Friday, March 31, 2017

Can You

"Brother, Can You Spare a Dime?" wonder Dave Brubeck, Paul Desmond, Bob Bates, and Joe Dodge.

Wednesday, March 29, 2017

Minor Meeting

Major, actually. Sonny Clark on piano, Kenny Burrell on guitar, Clifford Jordan on tenor, Pete LaRoca on drums -- March 29, 1959.

Monday, March 27, 2017


Saturday, March 25, 2017

Ages Ago

Perhaps the greatest dramatic cut from Sinatra and Capitol.

Wednesday, March 22, 2017

Great Scott

This month marks the 30th anniversary of the death of one of classical Hollywood’s great figures, Randolph Scott. How to describe what made him great? That he is the center of all happenings in his movies made with director Budd Boetticher (and others) ~ all flowing to and from Scott. That he is the human and character embodiment of everything Boetticher cinema cherishes: quiet, fanatical moralism, separation, longing for communion, no division between man and nature, directness.

Scott's great because he is one of the best examples we have of the essence of movie character and movie performance, and of what these essences are not. They are not biography or resume, they are not materialism or possessions, not economies or politics, and most emphatically not social psychology. They are thematic and emotional states personified by the performer, states which change shape throughout, however subtly. Scott’s persona is most subtle. That is where the mysteries and dramas of movies live; not in “story beats” or three-act structures. Scott at his best contains the art of film within himself: hidden, secret, very difficult to get at, always elusive – until it’s not. He is anti-Method, anti-theory, unexplained. And a beautiful subject, as beautiful as the horses he rides with such elegance, as beautiful as the dust and land and water he moves across. As do others, Scott proves that great movie personas are born, not formed by the Yale Drama School or ambition or the difficulties of life. The miracle of Scott and Boetticher (or Peckinpah in Ride the High Country, Scott's last work) is a film artist’s marriage with a performer who ideally lives the director’s heart, mind, and soul on-screen.

He is big and shaggy, with flat square shoulders and arms too long in bloused sleeves. His hands, swinging curve-fingered by his sides, are big and veiny. His hair is blonde-brown and dry and dead, blowing around his head like a bad toupee about to fly loose. His mouth is a quick stroke, bloodless. His face a chipped chunk of concrete, with amber, wounded eyes. Yet his presence is astonishingly intimate, almost feminine, as he draws us in and forces us to pay attention to gesture and to the silence between words. And his voice is a beautiful instrument. Inside the West Texas twang, it is warm, dark, hushed, and sad.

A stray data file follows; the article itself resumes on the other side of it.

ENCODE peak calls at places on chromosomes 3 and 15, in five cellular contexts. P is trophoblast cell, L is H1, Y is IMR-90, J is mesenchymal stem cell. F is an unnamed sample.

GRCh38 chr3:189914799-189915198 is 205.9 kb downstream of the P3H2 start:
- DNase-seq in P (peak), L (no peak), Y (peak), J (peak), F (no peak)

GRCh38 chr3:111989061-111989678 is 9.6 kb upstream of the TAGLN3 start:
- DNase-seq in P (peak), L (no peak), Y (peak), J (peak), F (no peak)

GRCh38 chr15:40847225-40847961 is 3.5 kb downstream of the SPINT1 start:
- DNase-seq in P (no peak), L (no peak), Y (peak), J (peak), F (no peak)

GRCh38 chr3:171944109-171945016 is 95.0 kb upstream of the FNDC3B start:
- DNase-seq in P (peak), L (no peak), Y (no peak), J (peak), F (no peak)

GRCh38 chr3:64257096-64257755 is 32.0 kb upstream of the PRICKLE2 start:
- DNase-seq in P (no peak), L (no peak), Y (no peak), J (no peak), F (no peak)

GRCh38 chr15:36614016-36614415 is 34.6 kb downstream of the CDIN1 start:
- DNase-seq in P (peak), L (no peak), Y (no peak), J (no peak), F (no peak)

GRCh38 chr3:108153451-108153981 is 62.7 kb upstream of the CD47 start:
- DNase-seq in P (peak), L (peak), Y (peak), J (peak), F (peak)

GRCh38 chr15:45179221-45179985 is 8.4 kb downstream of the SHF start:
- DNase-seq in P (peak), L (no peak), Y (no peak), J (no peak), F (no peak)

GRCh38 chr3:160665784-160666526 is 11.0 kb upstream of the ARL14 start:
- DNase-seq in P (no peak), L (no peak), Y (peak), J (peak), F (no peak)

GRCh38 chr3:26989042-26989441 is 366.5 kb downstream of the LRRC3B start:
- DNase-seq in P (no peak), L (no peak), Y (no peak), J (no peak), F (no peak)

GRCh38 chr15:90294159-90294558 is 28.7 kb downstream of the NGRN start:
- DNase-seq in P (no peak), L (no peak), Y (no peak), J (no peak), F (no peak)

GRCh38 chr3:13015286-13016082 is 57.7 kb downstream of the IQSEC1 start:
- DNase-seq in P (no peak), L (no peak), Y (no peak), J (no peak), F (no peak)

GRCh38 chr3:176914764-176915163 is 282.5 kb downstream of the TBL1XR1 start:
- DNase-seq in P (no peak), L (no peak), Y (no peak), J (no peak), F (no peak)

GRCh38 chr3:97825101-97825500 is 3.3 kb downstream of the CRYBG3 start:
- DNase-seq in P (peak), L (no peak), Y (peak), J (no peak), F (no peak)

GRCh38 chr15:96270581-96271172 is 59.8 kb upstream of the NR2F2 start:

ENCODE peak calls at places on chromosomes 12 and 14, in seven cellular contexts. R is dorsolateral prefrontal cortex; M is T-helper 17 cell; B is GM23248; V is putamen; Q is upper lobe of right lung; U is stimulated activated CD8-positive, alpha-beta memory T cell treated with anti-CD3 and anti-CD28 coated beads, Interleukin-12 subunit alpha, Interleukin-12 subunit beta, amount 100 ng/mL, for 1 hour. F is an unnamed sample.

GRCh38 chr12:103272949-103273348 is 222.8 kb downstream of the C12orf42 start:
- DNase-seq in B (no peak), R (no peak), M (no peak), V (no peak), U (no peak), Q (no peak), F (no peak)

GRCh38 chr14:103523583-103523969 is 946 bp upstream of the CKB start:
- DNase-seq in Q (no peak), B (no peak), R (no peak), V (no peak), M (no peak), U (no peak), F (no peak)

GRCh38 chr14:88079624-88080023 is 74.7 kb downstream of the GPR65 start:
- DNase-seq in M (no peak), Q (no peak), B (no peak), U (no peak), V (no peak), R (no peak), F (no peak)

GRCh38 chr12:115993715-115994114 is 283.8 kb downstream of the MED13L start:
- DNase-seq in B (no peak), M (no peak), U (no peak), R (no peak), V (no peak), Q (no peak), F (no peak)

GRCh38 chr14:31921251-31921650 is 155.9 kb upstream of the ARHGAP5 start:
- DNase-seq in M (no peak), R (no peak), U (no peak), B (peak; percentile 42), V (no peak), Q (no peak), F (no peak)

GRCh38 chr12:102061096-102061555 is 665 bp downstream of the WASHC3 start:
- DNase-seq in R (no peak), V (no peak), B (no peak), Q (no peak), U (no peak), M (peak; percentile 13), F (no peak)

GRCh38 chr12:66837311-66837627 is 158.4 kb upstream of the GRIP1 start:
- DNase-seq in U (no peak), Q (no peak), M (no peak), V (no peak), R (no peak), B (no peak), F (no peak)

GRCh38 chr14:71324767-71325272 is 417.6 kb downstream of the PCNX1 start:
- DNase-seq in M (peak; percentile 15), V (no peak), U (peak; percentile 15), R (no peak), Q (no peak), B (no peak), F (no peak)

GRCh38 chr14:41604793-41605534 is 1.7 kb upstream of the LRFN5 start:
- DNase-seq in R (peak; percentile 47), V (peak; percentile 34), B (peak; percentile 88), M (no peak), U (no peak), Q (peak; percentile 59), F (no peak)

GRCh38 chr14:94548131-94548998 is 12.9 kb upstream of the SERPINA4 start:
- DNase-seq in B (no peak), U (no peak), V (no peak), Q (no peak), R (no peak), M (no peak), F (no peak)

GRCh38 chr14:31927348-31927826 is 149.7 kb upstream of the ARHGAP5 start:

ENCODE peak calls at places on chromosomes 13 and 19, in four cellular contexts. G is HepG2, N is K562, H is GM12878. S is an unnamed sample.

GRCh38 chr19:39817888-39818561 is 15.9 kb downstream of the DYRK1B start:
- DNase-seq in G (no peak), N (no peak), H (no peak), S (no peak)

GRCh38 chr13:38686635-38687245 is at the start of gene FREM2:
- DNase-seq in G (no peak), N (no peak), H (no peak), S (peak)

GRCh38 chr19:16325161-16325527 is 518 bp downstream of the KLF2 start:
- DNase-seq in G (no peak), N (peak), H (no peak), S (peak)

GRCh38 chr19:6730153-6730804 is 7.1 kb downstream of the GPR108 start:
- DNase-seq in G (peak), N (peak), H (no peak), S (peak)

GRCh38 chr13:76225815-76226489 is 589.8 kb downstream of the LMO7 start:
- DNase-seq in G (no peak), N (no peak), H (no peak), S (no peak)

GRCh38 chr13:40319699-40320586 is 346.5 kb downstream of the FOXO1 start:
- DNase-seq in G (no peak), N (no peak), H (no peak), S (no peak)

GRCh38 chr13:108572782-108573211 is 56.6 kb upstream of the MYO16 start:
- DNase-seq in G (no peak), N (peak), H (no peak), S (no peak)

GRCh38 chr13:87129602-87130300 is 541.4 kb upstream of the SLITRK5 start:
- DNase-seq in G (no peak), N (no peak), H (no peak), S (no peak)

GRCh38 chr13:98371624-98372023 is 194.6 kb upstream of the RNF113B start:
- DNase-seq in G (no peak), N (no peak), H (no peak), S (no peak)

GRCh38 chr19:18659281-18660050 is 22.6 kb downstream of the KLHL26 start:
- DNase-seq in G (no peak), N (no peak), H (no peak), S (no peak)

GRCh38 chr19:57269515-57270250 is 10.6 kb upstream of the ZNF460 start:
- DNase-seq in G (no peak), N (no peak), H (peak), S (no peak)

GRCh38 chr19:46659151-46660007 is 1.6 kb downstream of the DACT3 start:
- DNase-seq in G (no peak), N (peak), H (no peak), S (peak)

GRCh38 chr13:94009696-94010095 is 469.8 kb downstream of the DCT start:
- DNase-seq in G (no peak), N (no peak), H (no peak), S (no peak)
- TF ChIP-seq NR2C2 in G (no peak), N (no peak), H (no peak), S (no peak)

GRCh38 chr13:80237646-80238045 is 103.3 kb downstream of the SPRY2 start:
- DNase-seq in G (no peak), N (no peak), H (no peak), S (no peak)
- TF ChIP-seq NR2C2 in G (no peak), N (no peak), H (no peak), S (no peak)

He is not afraid of being shamed or beaten. In Decision at Sundown (1957), the bad guy (John Carroll) is “bad” because he had a rollicking affair with Scott’s loose wife – one of many such affairs for the wife. She kills herself (presumably under the pressure of Scott’s rage) so he decides to track down her last lover and kill him. But at the end, the bad guy remains alive, leaving town with the sexiest and most loving girl in the movie – while Scott’s vengeance causes his best friend (Noah Berry Jr.) to be murdered, and Scott himself more alone with his demons than ever, on the road to alcoholic death.

He is always looking for a home, one he will never find. ‘Though tortured by lost or non-existent wives (in Ride Lonesome [1959] – a masterpiece – the lost wife has been hanged by Lee Van Cleef), and while women clearly respond to him sexually, Scott never sends out signals of attraction or need. Seven Men from Now (1956) is the first pairing between Scott and Boetticher. Like all their movies, it is under 80 minutes. Again what moves the story is a dead wife, this time murdered because of Scott’s pride (booted out of a Sheriff's job by rigged votes, Scott broods, forcing the wife to take work in a post office: one in which she's killed by robbers, the "seven men" of the title). He makes us quickly forget the story, as we move from one intense moment of human exposure to another. (Although the wagon being the stolen-gold transport is an awesome twist.) So many wonderful moments in such a short time: Lee Marvin (stealing the movie beyond Scott’s presence) “accidentally” almost smacking the weak husband (Walter Reed) in the face with his coffee tin; Scott peeking over his horse to see Gail Russell’s reaction to their near-kiss as he leaves her; Scott initially refusing to speak to Russell about his dead wife, then saying everything necessary in about 20 words. Due to Scott’s command throughout, there is more tension in the pauses between lines here than in all of Eastwood’s neo-Western humbug.

Seven Men from Now.

Monday, March 20, 2017

Master on Master

Great film artist Hou Hsiao-hsien explained by great film teacher David Bordwell.

Friday, March 17, 2017


JFK in Ireland, the Spring of '63.